Bad Breath And A Plank In The Eye


We entered the doors of church a little later than usual.  We made our way to a pew that could barely  fit four of us.  The boys sandwiched themselves between us and quickly got to work on their sermon notes activity sheet.  Every few minutes Zachary would whisper something to Jacob.  After a few times, I noticed Jacob becoming very snappish with his brother who adores him.  His head turned sharply towards me as he hissed, “Mom, his breath is treacherous.  It’s driving me crazy.”  The look on his face told me he was not kidding.

Initially I chuckled, thinking how funny his statement sounded.  Then I noticed how visibly upset Jacob was over the smell of his brother’s breath.

“Stop talking to me.  Your breath stinks!”  Jacob snarled to Zachary, who just looked at me with raised eyebrows and a sheepish little grin that seemed to say, “What?  I’m…..sorry…”

Jacob turned away from Zachary and faced directly towards me as he made his final comment about the state of Zachary’s breath, to which I replied to Jacob, “Your breath smells equally as bad.  Leave him alone.”

“So what, Zachary’s is worse.”

Jacob was seething, overly agitated, and lacked all forms of mercy, grace, and compassion.  I’ve been there.  Have you?

Oh what a picture.  What a picture of our humanness.  A picture of myself.  A picture of each of us if we are truly honest with ourselves.  How often are we so focused on the sins and wrongs of others that we fail to see our own sins, our own shortcomings?  How often are we so focused on how bad someone else’s “issue” is that we unknowingly cultivate a garden of anger, resentment, pride, and self-righteousness in our own hearts?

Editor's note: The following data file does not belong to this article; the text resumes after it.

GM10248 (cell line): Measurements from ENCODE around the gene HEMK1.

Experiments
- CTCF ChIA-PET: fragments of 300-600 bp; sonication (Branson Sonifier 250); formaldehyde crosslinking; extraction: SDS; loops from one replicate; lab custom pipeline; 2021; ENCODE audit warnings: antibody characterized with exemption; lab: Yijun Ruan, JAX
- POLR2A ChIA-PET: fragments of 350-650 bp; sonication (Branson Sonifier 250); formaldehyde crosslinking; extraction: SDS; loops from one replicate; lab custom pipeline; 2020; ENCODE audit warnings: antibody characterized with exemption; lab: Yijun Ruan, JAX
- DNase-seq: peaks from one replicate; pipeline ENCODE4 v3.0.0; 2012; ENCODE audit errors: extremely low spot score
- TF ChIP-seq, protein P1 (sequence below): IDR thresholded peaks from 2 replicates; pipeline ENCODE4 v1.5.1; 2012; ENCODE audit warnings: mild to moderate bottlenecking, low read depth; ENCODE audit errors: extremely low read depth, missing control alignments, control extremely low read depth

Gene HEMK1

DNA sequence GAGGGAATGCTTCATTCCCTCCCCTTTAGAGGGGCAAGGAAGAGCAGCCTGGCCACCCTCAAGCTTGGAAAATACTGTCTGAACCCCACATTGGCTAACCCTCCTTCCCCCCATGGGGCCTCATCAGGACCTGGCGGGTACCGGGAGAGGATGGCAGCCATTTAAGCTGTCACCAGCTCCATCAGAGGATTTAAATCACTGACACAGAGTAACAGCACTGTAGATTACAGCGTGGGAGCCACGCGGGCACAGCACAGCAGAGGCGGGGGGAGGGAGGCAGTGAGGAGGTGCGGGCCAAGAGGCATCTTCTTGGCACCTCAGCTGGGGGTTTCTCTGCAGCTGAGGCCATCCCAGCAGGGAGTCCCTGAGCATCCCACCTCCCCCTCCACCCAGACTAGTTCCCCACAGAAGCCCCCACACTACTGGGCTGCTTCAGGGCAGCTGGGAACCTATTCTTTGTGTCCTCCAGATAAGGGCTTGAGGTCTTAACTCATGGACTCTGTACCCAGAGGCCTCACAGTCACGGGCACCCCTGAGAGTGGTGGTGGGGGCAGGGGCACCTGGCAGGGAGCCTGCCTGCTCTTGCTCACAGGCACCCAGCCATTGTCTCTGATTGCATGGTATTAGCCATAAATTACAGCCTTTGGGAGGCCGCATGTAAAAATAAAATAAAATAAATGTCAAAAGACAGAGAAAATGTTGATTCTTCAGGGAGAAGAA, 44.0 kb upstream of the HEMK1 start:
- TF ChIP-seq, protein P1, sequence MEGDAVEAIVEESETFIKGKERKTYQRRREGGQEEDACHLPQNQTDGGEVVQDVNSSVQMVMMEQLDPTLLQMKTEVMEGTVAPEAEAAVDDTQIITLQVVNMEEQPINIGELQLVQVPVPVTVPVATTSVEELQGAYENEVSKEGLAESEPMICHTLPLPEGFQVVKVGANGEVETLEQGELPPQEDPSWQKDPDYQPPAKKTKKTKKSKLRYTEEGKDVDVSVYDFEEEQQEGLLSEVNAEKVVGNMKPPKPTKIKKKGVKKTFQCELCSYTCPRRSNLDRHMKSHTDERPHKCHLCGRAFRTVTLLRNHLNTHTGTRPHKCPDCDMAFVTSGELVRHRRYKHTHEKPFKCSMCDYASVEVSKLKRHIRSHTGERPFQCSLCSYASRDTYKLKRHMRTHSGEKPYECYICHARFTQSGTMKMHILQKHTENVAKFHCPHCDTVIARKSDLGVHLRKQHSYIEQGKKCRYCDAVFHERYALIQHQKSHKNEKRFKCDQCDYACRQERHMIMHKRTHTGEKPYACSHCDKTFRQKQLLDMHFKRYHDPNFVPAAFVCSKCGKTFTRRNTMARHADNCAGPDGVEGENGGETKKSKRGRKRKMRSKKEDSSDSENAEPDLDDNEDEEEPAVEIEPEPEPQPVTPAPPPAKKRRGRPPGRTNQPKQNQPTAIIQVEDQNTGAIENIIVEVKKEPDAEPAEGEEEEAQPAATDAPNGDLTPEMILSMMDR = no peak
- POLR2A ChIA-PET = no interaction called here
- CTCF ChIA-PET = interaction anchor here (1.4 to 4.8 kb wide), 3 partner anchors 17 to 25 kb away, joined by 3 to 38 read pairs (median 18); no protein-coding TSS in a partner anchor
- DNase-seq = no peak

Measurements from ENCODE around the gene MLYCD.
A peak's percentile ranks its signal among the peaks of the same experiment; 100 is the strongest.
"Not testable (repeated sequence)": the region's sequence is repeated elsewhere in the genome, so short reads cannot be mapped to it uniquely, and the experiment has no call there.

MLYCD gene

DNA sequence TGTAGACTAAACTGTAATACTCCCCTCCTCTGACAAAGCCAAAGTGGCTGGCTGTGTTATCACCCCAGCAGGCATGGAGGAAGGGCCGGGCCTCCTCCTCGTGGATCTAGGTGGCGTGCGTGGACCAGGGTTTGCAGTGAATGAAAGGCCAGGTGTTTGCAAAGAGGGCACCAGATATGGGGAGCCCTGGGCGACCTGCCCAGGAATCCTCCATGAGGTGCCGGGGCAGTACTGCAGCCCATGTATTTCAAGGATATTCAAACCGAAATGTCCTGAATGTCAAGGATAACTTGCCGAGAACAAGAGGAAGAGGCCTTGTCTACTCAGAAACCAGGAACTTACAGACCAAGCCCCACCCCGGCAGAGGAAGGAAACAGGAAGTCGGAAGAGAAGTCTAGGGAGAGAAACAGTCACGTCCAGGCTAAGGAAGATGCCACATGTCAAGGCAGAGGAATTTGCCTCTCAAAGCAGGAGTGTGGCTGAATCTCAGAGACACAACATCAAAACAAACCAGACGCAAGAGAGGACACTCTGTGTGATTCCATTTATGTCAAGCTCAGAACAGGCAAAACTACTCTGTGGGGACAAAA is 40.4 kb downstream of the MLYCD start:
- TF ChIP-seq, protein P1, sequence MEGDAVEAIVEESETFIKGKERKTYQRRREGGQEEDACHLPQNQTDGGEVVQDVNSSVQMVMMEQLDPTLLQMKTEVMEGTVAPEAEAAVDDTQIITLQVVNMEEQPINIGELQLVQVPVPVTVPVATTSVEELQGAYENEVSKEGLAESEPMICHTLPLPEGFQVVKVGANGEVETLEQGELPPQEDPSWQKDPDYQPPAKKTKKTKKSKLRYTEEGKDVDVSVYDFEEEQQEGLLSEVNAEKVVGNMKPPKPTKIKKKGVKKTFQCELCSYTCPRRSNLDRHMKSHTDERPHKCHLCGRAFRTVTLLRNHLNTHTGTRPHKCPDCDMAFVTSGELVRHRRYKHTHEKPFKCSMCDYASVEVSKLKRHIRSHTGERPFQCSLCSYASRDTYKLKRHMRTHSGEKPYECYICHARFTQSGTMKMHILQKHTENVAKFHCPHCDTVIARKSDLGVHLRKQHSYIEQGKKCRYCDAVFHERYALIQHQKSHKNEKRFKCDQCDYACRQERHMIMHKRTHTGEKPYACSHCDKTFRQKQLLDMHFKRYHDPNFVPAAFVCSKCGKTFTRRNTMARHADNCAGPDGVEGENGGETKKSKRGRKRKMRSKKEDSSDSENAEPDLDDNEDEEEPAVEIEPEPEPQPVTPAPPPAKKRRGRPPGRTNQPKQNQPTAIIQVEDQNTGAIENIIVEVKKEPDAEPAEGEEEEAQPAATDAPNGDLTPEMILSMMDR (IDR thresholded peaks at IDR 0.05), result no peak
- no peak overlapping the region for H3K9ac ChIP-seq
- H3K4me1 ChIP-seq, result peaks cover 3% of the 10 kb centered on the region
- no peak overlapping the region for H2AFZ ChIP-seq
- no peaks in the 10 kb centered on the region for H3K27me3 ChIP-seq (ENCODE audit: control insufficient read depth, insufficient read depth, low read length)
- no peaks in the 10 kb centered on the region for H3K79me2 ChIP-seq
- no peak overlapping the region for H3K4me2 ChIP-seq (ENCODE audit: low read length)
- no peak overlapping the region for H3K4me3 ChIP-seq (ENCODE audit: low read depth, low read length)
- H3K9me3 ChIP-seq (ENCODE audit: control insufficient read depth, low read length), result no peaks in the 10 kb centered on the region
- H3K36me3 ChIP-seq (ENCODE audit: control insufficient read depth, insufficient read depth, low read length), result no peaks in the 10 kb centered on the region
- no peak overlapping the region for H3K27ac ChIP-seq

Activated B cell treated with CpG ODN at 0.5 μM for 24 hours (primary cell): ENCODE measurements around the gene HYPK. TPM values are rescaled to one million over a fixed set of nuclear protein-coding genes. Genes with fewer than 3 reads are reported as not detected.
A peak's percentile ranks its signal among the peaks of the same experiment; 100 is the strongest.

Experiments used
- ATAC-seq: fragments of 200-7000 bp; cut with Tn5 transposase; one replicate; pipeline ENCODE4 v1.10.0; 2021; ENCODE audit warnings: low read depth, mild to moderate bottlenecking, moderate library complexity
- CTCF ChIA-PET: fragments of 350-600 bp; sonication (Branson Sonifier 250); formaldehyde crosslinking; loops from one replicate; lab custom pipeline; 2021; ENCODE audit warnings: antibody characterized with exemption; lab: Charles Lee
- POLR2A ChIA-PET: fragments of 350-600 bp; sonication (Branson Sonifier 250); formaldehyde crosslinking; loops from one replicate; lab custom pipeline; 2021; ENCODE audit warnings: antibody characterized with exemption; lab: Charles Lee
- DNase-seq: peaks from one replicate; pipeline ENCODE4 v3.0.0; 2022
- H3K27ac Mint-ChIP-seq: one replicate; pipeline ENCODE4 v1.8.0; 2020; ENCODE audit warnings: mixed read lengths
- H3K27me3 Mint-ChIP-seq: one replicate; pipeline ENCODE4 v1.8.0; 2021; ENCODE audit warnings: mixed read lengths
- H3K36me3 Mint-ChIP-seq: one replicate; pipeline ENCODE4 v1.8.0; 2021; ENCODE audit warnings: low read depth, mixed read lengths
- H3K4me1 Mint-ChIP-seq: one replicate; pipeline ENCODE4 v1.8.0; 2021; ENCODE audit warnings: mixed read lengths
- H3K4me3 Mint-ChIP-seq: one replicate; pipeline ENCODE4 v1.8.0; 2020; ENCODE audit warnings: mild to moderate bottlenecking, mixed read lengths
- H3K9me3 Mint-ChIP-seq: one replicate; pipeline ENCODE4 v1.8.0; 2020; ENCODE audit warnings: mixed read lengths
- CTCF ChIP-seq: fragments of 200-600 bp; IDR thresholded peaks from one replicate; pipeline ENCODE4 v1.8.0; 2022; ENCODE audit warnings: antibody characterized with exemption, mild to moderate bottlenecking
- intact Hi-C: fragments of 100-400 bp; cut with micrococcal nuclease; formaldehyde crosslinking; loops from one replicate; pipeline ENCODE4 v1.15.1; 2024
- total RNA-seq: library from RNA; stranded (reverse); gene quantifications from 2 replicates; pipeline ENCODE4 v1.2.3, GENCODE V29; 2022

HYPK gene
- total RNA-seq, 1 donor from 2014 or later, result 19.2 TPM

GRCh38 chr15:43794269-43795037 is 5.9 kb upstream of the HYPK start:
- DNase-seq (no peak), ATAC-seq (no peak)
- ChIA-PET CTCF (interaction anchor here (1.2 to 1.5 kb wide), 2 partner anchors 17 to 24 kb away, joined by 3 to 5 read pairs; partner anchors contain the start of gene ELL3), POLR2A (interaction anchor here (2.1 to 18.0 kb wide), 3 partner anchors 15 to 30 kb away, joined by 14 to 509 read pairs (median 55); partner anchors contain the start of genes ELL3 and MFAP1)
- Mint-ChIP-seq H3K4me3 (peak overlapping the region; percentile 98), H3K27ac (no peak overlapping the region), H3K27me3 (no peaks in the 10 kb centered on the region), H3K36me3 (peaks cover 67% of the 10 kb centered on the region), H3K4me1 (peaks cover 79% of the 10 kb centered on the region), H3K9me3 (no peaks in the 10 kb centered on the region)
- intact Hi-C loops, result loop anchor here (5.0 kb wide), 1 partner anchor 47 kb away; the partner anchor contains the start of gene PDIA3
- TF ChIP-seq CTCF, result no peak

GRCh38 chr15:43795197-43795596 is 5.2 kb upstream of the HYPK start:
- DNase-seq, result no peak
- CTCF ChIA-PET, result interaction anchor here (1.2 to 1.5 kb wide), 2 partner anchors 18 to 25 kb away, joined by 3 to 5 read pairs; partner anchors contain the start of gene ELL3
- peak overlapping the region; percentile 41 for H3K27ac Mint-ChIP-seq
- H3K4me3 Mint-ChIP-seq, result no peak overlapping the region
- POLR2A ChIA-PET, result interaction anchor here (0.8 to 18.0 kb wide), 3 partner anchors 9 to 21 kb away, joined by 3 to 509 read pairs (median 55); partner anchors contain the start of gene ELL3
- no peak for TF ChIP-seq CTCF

Matthew 7:5 “You hypocrite, first take the plank out of your own eye, and then you will see clearly to remove the speck from your brother’s eye.”

We are all sinners.  Jesus didn’t die because we are naturally good.  No!  We are sinners.  In need of saving.  None of us has minty fresh breath all the time.

Thank God for grace.

Imagine the richness of our experiences in life if we removed our own planks before focusing on the specks of others?  Imagine how we could see God in a completely new way.  Imagine how our relationships with each other and our walks with God would grow if we could do this.

In our own power, it’s impossible.  We can’t do it.

2 Corinthians 12:9 “But he said to me, “My grace is sufficient for you, for my power is made perfect in weakness.” Therefore I will boast all the more gladly about my weaknesses, so that Christ’s power may rest on me.”

I am weak.  I am in constant need of His power resting on me.